The New Revolution in Technology and Information
President Reagan notes that he is giving his speech in front of a mural of the Russian Revolution. A very different revolution “without bloodshed or conflict” is now spreading across the world. While it is peaceful, this new revolution will fundamentally change people’s lives, “replacing manual labor with robots, forecasting weather for farmers, or mapping the genetic code of DNA for medical researchers.” Microcomputers will design everything, including other computers. These advances in technology will aid international understanding by translating between English and Russian, for instance, and will bring cultures closer together through the exchange of information.
The world is emerging from an economic system based on the Industrial Revolution—“an economy confined to and limited by the Earth’s physical resources”—and moving quickly towards an economy based on this new revolution in technology, which will be limited not by the material resources of the planet but by the scope of the human imagination. Reagan links this theme to his other principal themes by talking about how freedom, diversity, and cultural exchange will both be vital factors in the success of this new revolution.
Freedom and Diversity
Having talked about scientific progress, Reagan says that progress is not automatic, but depends on freedom: “freedom of thought, freedom of information, freedom of communication.” He quotes Mikhail Lomonosov, one of the founders of Moscow State University, who said that:
It is common knowledge… that the achievements of science are considerable and rapid, particularly once the yoke of slavery is cast off and replaced by the freedom of philosophy.
Reagan says that freedom is “a national pastime” in the United States. He talks about elections, noting that 1988, the year of this address, is an election year and that many other candidates are eagerly trying to take the presidency from him through the time-honored democratic process. He says that America has 1,000 local television stations, 8,500 radio stations, and 1,700 daily newspapers, all of them “fiercely independent of the Government.”
This freedom, Reagan says, breeds diversity. In churches, synagogues, mosques and other centers of religion throughout the United States, you can see “families of every conceivable nationality worshipping together.” The Declaration of Independence and the Constitution, which children study in school, provide guarantees for freedom, in the latter case specifically “for freedom of speech, freedom of assembly, and freedom of religion.” These strong foundational principles, and others such as the administration of justice by judges who are independent of the government, allow for a diverse group of people to exist peacefully and cohesively. This diversity, of course, includes “Russians, Ukrainians, peoples from Eastern Europe and Central Asia.” Reagan notes that some people from the Soviet Union have recently been able to visit relations in the West and hopes this may continue and soon lead to a reciprocal arrangement:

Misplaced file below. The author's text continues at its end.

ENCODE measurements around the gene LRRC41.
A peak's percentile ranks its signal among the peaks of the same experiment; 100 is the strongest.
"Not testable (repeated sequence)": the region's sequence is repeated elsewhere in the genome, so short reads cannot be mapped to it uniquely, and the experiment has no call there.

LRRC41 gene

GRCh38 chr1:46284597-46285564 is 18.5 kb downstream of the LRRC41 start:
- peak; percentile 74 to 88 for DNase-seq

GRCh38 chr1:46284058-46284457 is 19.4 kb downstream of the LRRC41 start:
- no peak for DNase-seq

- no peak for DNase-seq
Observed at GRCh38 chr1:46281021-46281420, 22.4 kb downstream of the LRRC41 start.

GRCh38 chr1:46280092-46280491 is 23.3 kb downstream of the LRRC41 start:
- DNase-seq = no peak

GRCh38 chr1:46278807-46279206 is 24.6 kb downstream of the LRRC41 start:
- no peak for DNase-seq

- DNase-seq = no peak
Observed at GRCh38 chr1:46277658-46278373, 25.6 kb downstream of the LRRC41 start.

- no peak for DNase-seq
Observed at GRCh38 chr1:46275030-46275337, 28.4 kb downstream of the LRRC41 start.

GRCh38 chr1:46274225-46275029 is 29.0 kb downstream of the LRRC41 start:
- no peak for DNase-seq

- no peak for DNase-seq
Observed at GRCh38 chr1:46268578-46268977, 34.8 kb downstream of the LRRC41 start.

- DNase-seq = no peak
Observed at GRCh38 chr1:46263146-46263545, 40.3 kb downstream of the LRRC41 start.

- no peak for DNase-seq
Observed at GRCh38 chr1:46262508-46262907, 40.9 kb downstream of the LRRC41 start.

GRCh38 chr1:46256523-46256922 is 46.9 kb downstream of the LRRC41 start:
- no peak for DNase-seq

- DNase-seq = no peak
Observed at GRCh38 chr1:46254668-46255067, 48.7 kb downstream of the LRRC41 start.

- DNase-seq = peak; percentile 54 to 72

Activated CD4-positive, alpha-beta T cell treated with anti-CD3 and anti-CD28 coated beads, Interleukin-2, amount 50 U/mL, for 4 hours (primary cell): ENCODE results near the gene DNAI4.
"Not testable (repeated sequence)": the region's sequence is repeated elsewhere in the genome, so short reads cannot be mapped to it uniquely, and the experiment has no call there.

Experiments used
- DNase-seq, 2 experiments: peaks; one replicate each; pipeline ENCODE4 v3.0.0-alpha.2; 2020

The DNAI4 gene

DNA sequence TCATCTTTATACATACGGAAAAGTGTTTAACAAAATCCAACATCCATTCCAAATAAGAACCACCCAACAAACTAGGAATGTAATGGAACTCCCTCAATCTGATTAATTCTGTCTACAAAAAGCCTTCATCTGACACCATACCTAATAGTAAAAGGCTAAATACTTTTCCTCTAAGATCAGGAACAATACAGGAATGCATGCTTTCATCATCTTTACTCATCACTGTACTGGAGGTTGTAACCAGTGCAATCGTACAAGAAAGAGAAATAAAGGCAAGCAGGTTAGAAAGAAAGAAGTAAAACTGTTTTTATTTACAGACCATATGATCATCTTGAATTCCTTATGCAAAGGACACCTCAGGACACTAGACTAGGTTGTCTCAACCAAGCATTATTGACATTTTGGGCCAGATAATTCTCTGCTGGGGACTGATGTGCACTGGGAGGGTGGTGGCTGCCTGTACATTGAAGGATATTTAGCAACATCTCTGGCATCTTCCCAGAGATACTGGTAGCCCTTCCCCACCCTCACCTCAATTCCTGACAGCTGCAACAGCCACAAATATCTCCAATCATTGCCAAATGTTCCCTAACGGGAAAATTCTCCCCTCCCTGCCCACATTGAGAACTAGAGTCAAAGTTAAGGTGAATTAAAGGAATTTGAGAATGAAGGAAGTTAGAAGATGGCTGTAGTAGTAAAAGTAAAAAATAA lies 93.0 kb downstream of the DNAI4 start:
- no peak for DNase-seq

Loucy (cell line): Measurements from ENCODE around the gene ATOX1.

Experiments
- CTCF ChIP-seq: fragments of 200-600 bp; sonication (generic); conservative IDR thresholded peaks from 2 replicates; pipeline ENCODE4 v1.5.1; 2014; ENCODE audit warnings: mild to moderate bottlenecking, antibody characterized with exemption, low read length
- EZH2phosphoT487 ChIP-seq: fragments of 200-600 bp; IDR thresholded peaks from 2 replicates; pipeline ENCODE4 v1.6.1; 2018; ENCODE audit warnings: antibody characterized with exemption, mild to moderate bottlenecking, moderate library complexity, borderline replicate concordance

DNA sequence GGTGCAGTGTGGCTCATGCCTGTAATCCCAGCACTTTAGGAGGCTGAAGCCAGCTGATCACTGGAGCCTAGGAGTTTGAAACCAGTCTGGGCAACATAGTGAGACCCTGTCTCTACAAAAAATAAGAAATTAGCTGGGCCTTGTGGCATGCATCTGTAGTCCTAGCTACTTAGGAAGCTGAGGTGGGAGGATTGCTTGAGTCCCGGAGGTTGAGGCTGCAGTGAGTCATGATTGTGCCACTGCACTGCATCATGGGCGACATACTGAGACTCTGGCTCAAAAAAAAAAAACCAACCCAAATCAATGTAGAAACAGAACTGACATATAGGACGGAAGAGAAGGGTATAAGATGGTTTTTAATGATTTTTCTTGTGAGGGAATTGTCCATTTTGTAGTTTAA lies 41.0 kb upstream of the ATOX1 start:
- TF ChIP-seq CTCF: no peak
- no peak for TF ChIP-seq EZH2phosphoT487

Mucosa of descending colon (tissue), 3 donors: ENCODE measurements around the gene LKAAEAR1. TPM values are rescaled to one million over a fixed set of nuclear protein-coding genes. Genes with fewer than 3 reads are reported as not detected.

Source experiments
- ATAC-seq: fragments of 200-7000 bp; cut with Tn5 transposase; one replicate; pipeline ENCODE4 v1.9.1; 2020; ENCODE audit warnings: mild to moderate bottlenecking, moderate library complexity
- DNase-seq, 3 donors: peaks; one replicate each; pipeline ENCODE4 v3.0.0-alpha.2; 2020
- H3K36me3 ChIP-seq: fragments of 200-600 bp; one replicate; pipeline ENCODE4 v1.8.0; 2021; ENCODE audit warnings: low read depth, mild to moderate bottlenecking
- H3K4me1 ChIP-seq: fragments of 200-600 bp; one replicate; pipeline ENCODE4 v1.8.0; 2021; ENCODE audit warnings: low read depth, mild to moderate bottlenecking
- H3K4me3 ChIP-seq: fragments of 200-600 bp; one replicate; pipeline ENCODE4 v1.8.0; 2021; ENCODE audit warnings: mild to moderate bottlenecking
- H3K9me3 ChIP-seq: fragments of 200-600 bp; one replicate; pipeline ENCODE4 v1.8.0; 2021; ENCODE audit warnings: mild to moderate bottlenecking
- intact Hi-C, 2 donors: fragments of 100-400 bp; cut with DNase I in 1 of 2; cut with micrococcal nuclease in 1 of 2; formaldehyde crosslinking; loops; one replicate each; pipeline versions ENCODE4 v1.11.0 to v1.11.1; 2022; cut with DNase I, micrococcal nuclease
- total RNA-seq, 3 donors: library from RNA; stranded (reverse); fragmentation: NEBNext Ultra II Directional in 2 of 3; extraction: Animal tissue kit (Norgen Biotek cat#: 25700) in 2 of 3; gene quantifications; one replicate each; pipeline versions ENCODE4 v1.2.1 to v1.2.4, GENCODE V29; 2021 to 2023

We can only hope that it won't be long before all are allowed to do so and Ukrainian-Americans, Baltic-Americans, Armenian-Americans can freely visit their homelands, just as this Irish-American visits his.
International Exchange and Friendship
Reagan announces that in addition to the reciprocal visits mentioned above, he plans to increase the number of high school exchanges between the United States and the Soviet Union, working with General Secretary Mikhail Gorbachev to arrange several thousand cultural exchanges each year. These programs will be augmented by using satellites to send 11,000 American magazines and periodicals, along with television and radio shows to the Soviet Union, in the interests of increasing understanding between the two countries. Reagan hopes that international exchange programs will eventually become unnecessary, as it will become completely normal for American students to backpack around Russia as they now travel around Europe with little heed for borders.
This new age of international understanding and friendship is becoming possible because of the reduction in the number of nuclear weapons on both sides. Reagan calls for cooperation between the two countries to continue and increase. For the purposes of international harmony and cooperation, all nations must work to end the possibility of nuclear war and forgo “the right to an expansionist foreign policy.” Peace between nations must not be regarded as a state of truce, to be broken for political or economic advantage, but as the permanent goal of all countries.
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